However, in the case where silicon or the like is used for an electrode of a lithium ion battery, volume expansion in the electrode becomes a problem in some cases. The volume expansion in the electrode causes deterioration in characteristics of the electrode and leads to reduction in yield and reliability. A lithium ion battery disclosed in Patent Document 2 includes a stack having expansion cavities for an electrode and each expansion cavity is formed in a recessed zone.

REFERENCES

  • [Patent Document 1] Japanese Translation of PCT International Application No. 2006-505901
  • [Patent Document 2] Japanese Published Patent Application No. 2008-159589
SUMMARY OF THE INVENTION

According to one embodiment of the present invention, it is an object to improve characteristics and extend a lifetime of a power storage device by making it possible to expand the volume in an electrode of the power storage device.

One embodiment of the present invention is a method for manufacturing a negative electrode. In the manufacturing method, an active material layer is formed over a current collector; a damage layer is formed by ion doping in the active material layer; and a damage region is provided between the damage layer and a surface of the active material layer. When the negative electrode in which the damage layer and the damage region are formed is, for example, dipped in a solution containing alkali ions, the alkali ions can be inserted into the damage layer and the damage region.

In the above structure of one embodiment of the present invention, silicon is preferably used as a material of the active material layer, and the crystallinity of the active material layer is not particularly limited. For example, the active material layer may be amorphous silicon, polycrystalline silicon, or single crystal silicon. Single crystal silicon can be formed by attachment of a single silicon substrate onto a glass substrate, an electrode current collector substrate, or the like.

In the above structure of one embodiment of the present invention, it is preferable that an active material layer is formed over a glass substrate and a solar cell is mounted over the glass substrate. This is because when a solar cell is mounted over a glass substrate, the solar cell and a power storage device can be formed over the same substrate, whereby a small power storage device (a small power generation and storage device) capable of generating power can be manufactured.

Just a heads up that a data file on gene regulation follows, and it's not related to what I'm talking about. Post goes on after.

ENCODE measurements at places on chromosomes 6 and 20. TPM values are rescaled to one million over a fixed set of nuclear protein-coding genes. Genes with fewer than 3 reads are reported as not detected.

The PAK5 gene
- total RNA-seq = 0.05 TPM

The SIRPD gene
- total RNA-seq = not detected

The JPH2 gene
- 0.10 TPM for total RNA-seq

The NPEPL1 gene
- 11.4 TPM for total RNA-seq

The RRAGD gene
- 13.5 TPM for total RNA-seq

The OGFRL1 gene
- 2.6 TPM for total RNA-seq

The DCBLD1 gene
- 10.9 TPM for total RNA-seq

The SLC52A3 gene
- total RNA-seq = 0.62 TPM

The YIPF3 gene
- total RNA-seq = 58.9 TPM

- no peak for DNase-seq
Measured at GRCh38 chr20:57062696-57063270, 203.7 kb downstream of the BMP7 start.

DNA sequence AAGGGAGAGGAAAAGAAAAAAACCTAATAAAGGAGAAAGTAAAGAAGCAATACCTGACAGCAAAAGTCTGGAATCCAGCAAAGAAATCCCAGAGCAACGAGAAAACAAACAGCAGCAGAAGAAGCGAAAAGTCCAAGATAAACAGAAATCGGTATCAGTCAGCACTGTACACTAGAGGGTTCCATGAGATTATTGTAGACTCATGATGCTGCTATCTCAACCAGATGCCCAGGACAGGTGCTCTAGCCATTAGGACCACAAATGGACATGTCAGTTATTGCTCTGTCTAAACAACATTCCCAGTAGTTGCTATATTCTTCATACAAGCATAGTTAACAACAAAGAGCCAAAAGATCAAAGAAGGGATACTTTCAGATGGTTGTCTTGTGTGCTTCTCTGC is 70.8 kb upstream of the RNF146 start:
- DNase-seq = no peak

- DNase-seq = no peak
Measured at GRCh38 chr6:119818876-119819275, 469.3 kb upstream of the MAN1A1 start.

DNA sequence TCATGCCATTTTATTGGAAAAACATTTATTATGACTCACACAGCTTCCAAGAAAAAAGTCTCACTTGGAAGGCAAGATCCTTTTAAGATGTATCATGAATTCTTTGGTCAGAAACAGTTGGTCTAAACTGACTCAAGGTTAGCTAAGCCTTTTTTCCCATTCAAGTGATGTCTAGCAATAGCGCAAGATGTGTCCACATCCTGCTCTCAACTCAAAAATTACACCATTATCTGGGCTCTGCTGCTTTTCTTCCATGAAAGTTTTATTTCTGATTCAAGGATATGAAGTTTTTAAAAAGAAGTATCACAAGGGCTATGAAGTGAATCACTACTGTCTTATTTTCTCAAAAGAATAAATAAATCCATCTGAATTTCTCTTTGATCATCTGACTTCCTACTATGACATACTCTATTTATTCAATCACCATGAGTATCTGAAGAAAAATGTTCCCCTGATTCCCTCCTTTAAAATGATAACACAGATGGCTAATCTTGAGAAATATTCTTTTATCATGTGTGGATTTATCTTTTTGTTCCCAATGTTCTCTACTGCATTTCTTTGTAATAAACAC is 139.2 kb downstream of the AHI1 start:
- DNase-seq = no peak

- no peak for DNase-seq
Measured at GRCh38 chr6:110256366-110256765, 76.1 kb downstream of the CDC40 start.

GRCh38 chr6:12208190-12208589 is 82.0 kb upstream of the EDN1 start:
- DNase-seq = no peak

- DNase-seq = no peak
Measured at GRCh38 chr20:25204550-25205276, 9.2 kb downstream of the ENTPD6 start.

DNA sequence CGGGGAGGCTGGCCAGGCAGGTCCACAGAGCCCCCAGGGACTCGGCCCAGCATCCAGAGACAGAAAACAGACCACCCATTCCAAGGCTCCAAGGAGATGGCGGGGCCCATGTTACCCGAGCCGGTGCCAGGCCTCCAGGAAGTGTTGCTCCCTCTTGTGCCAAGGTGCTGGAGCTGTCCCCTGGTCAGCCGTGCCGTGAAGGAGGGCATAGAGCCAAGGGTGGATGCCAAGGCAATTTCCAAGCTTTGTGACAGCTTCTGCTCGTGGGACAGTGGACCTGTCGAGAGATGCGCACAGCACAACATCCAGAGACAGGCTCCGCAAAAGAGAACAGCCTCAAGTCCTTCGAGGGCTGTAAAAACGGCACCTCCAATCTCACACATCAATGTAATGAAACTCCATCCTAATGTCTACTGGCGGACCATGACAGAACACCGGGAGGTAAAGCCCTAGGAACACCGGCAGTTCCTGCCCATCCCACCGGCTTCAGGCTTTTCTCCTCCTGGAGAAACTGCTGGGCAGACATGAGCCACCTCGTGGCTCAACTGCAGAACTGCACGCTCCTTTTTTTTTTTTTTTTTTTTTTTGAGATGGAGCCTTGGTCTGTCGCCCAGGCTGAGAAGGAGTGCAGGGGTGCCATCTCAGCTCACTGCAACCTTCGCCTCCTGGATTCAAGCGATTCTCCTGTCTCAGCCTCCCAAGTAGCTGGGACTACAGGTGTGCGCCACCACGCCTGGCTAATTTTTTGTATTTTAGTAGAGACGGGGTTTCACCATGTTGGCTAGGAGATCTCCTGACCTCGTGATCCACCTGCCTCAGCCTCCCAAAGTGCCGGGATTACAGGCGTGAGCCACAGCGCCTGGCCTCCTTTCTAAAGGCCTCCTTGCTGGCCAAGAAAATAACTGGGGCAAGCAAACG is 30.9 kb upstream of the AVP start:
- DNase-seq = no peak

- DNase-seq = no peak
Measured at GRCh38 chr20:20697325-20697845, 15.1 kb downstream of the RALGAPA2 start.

Note that in the above structure of one embodiment of the present invention, lithium ions are preferably used as an alkali ion.

Note that in this specification, “a power generation and storage device” is a device having functions of power generation and power storage.

By obtaining an electrode in which the volume can be expanded, characteristics of a power storage device is improved and a lifetime thereof can be extended.

BRIEF DESCRIPTION OF THE DRAWINGS

In the accompanying drawings:

FIG. 1 illustrates an example of a battery according to one embodiment of the present invention;

FIG. 2 illustrates a cross-sectional view of a battery according to one embodiment of the present invention;

FIGS. 3A to 3C illustrate a method for manufacturing an electrode according to one embodiment of the present invention;

FIGS. 4A to 4D are cross-sectional views illustrating a battery and a method for manufacturing thereof according to one embodiment of the present invention;

FIGS. 5A to 5D are cross-sectional views illustrating a battery and a method for manufacturing thereof according to one embodiment of the present invention;

FIG. 6 illustrates a structure of a battery according to one embodiment of the present invention;

FIGS. 7A and 7B illustrate a structure of a capacitor according to one embodiment of the present invention;

FIGS. 8A and 8B illustrate a structure of a capacitor according to one embodiment of the present invention; and

FIGS. 9A and 9B illustrate a structure of a capacitor according to one embodiment of the present invention.

DETAILED DESCRIPTION OF THE INVENTION

Hereinafter, embodiments of the present invention are described with reference to the drawings. However, the present invention is not limited to the following description. It is readily appreciated by those skilled in the art that modes and details can be variously changed without departing from the spirit and scope of the present invention. Therefore, the present invention is not construed as being limited to the following description of the embodiments. Note that reference numerals denoting the same portions are used in common in different drawings.

Embodiment 1

In this embodiment, a battery according to one embodiment of the present invention and an electrode which can be applied to the battery will be described.

FIG. 1 is a perspective view illustrating an example of a cylindrical rechargeable battery according to one embodiment of the present invention. Note that the rechargeable battery according to one embodiment of the present invention is not limited to the cylindrical rechargeable battery, and may be a square rechargeable battery.